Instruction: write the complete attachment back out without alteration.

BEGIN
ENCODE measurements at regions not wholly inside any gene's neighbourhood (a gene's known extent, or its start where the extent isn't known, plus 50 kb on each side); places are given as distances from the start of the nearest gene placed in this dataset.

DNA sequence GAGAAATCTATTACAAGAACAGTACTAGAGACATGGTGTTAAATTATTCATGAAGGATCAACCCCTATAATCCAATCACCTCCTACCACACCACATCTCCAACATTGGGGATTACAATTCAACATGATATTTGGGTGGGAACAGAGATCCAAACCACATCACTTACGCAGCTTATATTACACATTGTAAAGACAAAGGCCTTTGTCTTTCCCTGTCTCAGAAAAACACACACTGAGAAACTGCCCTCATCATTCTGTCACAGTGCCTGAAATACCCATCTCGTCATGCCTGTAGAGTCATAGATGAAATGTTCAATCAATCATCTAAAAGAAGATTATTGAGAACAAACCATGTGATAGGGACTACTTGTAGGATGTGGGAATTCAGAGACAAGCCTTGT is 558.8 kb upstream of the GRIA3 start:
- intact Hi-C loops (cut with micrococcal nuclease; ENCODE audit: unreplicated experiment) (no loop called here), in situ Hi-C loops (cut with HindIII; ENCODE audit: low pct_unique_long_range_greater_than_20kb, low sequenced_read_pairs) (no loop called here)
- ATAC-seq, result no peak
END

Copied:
ENCODE measurements at regions not wholly inside any gene's neighbourhood (a gene's known extent, or its start where the extent isn't known, plus 50 kb on each side); places are given as distances from the start of the nearest gene placed in this dataset.

DNA sequence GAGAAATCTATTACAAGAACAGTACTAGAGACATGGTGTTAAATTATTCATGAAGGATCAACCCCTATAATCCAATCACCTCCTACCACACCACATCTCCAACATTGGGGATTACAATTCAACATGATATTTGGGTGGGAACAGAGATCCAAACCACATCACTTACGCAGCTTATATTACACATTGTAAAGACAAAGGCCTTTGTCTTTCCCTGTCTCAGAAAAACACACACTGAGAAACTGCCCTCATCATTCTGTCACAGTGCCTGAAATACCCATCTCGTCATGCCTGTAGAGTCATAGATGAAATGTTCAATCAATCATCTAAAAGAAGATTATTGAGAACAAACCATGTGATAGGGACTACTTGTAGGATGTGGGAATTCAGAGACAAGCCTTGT is 558.8 kb upstream of the GRIA3 start:
- intact Hi-C loops (cut with micrococcal nuclease; ENCODE audit: unreplicated experiment) (no loop called here), in situ Hi-C loops (cut with HindIII; ENCODE audit: low pct_unique_long_range_greater_than_20kb, low sequenced_read_pairs) (no loop called here)
- ATAC-seq, result no peak